Getting a flu shot 'super important' during COVID-19
Posted September 9, 2020 10:54 a.m. EDT
Updated September 9, 2020 11:39 a.m. EDT
Chapel Hill, N.C. — Two doctors from UNC Health held a discussion Wednesday to compare the flu and COVID-19 and how to prepare for both this fall and winter.
What are the differences between the flu and COVID-19?
Symptoms of the flu and COVID-19 are very similar, such as fever, body aches, fatigue, cough, headache, runny nose and shortness or breath. There is no one symptom that distinguishes one from the other. For that reason, it's important to tell your doctor about any symptoms you experience.
Both the flu and COVID-19 can lead to severe respiratory illness and have high morbidity rates, but wearing a mask, washing your hands and maintaining social distancing can help slow the spread of both viruses.
The biggest difference? There is a vaccine ready right now to help prevent the flu, doctors said, and it's an important part of staying healthy.
Is it still important to get a flu shot if we’re all wearing masks and social distancing?
Yes. "It is super super important," said Dr. Cheryl Jackson, medical director of the Pediatric Emergency Department at UNC Medical Center. "It is important to prevent what you can."
Even with social distancing, getting a flu shot protects yourself and others. If fewer people become severely ill from the flu, there will be more hospital beds and resources available for COVID-19 patients and those who need other kinds of care.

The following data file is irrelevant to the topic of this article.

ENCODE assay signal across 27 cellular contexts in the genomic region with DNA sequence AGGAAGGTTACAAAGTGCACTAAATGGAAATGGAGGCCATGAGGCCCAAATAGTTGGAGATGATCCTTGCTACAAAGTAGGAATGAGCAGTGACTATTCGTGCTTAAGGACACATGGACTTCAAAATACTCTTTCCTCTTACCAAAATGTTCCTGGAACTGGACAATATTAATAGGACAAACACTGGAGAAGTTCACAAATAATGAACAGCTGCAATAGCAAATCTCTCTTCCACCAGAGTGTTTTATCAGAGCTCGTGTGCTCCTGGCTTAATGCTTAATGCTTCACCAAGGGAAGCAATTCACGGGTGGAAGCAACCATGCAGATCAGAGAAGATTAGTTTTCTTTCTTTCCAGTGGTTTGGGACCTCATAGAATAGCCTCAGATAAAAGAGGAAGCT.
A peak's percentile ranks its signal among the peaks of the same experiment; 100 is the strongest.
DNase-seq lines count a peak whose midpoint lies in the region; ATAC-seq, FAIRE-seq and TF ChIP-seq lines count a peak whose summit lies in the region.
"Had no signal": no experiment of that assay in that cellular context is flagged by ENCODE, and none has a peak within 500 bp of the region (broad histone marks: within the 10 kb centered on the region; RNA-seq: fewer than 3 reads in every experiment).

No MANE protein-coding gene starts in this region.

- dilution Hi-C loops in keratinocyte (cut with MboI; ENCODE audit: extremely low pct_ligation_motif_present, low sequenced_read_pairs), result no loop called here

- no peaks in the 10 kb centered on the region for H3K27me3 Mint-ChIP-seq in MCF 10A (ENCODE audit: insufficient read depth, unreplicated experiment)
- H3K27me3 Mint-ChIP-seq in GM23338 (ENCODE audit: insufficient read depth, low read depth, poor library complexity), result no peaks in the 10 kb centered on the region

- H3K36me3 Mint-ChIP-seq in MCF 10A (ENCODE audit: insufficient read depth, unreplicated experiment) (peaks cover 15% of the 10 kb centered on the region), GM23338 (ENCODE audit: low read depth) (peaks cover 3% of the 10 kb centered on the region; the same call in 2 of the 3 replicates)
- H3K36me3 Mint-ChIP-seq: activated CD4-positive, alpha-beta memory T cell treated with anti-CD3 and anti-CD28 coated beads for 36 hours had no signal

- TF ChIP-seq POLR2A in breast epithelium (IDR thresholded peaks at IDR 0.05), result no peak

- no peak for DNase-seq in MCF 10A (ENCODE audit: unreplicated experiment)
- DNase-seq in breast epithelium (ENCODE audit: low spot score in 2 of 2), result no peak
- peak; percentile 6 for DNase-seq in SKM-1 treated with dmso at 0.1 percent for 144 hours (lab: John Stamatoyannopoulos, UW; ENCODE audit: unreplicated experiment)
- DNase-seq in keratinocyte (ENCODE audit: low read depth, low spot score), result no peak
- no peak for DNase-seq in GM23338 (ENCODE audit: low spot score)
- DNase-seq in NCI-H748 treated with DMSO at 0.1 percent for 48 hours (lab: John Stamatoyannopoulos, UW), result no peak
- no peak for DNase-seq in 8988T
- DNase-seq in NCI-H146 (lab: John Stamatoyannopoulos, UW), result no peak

Dr. Amir Barzin, a family medicine physician at UNC Health, pointed out that, even if an immunized person gets the flu, their chances of avoiding severe illness are better. Hospitals, doctors offices and clinics are working to make sure getting the flu vaccine is safe, so there is no excuse not to get one.
Can someone be tested for COVID and flu at the same time?
Yes. Healthcare leaders are working to get one-swab tests that will be more effective in diagnosing both and that will be more comfortable to patients.
When is the right time to get a flu shot?
According to the CDC, people 6 months and older should get influenza vaccines by the end of October, although the vaccine should be offered throughout flu season.
What are some little things we can do every day to stay well?
- Stay home if you feel sick.
- Cough or sneeze into your elbow and wash your hands frequently.
- Maintain at least 6 feet of social distance from people.
- Wear a face covering that covers your nose and mouth in public.
- Avoid large gatherings or crowds.
- Wipe off the handle of your shopping cart and other frequently touched surfaces.
- Get a flu shot and take any other preventative measures your doctor recommends.